KH: That's so cool. I love hearing the story from your perspective. Also the whole thing about science. In the future vision lab should do more things with art and science. I know Matt Blumberg, for example, really wants to work on that more too. But I love the idea of these really rigorous, but extremely strange side explorations.

TR: Yeah, that's what I'm all about. This is what, where I'm trying to take my life.

KH: So final question is about, has Vision Lab influenced any of your directions for the future? Or just more generally, what do you feel inspired to do that is visionary, like in the future or out of the Phoenix or whatever, where do you see yourself going with all of this visionary impetus?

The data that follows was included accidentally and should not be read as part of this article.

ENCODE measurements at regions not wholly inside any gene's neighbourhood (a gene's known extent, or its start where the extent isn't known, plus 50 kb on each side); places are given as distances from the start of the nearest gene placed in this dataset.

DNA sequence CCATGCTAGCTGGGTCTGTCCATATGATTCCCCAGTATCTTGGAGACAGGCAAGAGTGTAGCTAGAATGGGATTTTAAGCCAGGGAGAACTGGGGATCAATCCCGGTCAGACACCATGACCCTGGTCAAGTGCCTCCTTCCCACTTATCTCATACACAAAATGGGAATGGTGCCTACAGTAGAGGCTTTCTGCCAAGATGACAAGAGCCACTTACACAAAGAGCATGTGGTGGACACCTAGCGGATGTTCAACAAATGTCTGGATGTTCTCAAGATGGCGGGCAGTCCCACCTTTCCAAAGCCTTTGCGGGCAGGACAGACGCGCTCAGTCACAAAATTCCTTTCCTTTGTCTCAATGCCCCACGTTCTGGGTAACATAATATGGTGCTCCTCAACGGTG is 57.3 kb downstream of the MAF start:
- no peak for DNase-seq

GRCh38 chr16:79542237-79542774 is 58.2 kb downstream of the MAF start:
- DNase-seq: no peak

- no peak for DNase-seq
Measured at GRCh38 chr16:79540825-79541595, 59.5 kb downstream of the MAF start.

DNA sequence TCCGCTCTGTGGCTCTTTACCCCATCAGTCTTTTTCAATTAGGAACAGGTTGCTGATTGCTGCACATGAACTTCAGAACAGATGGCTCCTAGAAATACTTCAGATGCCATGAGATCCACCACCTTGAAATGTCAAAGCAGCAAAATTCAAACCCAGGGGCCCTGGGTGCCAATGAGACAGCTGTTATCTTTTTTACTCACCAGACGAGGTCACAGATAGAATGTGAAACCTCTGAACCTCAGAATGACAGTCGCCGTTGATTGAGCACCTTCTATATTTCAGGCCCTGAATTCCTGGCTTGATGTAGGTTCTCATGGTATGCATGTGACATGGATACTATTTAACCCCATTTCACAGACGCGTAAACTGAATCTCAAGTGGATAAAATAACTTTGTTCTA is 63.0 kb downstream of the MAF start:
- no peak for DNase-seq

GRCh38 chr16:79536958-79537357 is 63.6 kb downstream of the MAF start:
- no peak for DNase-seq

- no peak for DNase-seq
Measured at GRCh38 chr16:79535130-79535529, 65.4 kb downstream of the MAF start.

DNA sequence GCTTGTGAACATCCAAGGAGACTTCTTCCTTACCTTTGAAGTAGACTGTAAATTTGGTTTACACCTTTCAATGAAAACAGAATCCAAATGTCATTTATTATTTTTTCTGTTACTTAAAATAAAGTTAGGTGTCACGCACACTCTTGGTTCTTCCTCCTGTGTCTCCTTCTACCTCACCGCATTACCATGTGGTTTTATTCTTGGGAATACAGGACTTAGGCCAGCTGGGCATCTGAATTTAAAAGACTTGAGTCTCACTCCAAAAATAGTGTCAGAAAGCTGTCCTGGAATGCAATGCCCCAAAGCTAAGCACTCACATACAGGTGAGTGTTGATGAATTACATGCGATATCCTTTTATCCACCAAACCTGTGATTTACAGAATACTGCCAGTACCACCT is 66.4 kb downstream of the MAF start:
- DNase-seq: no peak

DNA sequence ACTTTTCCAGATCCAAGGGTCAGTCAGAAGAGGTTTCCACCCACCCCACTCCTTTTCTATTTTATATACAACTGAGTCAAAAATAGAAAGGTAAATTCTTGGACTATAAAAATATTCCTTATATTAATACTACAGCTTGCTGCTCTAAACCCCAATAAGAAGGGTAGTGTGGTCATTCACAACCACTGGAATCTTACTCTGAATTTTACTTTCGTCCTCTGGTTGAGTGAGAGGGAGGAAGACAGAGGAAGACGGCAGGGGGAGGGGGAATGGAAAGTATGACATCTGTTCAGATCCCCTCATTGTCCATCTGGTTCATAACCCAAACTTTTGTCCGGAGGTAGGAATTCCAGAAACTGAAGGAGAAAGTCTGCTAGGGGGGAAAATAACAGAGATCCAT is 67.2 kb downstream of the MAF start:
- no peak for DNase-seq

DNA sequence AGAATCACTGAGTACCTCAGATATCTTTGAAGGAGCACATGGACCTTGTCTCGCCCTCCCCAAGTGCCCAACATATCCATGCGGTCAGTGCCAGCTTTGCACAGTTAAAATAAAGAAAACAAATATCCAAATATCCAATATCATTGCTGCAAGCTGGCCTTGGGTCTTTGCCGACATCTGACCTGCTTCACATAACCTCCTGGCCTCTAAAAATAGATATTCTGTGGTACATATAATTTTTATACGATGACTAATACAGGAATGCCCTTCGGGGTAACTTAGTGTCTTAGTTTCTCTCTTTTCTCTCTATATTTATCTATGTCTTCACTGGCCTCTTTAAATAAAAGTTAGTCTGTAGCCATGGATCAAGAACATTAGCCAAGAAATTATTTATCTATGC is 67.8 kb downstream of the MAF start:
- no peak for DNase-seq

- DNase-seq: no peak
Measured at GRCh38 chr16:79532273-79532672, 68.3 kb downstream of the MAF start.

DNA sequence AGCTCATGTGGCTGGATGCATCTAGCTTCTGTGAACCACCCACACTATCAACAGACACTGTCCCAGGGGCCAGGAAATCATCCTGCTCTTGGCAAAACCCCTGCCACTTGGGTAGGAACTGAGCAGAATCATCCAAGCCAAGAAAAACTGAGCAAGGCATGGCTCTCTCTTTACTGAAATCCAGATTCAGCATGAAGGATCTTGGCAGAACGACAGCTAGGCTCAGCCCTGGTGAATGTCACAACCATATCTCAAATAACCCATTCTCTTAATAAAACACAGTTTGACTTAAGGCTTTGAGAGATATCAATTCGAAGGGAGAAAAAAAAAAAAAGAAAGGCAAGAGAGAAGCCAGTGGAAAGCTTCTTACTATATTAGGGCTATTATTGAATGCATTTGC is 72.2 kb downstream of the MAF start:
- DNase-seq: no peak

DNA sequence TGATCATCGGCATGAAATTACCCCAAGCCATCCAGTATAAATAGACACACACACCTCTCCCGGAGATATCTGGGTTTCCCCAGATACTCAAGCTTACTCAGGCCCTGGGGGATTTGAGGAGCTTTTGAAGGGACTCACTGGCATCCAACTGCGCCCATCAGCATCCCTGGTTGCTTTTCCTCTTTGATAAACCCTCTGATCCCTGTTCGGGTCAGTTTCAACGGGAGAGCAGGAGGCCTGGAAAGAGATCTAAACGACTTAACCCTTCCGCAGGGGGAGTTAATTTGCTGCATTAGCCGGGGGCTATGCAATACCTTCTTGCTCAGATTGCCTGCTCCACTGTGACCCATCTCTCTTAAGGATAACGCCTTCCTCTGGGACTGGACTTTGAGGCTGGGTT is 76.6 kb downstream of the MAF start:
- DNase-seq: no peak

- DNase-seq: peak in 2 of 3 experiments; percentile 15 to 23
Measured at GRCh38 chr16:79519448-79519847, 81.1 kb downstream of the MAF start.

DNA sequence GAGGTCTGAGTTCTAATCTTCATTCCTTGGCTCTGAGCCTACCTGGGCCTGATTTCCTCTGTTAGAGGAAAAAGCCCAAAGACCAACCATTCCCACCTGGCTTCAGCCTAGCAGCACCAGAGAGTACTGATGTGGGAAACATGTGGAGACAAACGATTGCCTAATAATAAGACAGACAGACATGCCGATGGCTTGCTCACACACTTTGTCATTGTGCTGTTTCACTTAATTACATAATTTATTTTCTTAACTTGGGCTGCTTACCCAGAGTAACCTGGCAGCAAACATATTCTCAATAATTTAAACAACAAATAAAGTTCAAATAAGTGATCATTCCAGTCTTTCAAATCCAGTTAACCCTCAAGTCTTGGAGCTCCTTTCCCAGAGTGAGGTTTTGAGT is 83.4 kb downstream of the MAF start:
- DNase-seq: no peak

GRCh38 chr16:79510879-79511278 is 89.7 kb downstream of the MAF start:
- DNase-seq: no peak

TR: Yeah. So Vision Lab is actually like a really huge, huge thing in my life. Um, and definitely was a huge part in me discovering what I want to do with my life. And what I think I am capable of doing. And, um, it's been very important to me. Before I came to Vision Lab, I was just coming out of high school and didn't know anything about what I might want to do in life. I guess I was thinking, Oh, I like art. And I like my dream stuff, but like, that's not a job. I can't like, I can't study that, you know? Um, and then kind of meeting all of you guys and learning about what you guys all do really kind of opened up a lot of ideas for me. Um, and yeah, since this past year I've been applying to four year colleges to transfer to. I really do want to do research and I want to do dream research and I want to use my scientific knowledge to create innovative art. Um, and that's a pretty straight goal for me now. And Vision Lab was a really big part in that. And me discovering that. Um, so yeah, I, I, I hope to create my own like fully encompassing dream theory. Cause I have little, I have little bits that I've been working up. Um, but I just, I need to combine and I need to apply them and do research on them. But, I would really like to do that. I would like to work with other dream scientists and in that niche, um, And work on technology. Um, and yeah, but we'll, we'll see. Cause I, um, my first goal is let's go to college and let's learn some things because right now I'm like, I have a lot of like specialized knowledge. About sleep and dreams. And I don't know a lot of actual biology, so I'm going to go fill in those gaps and do that.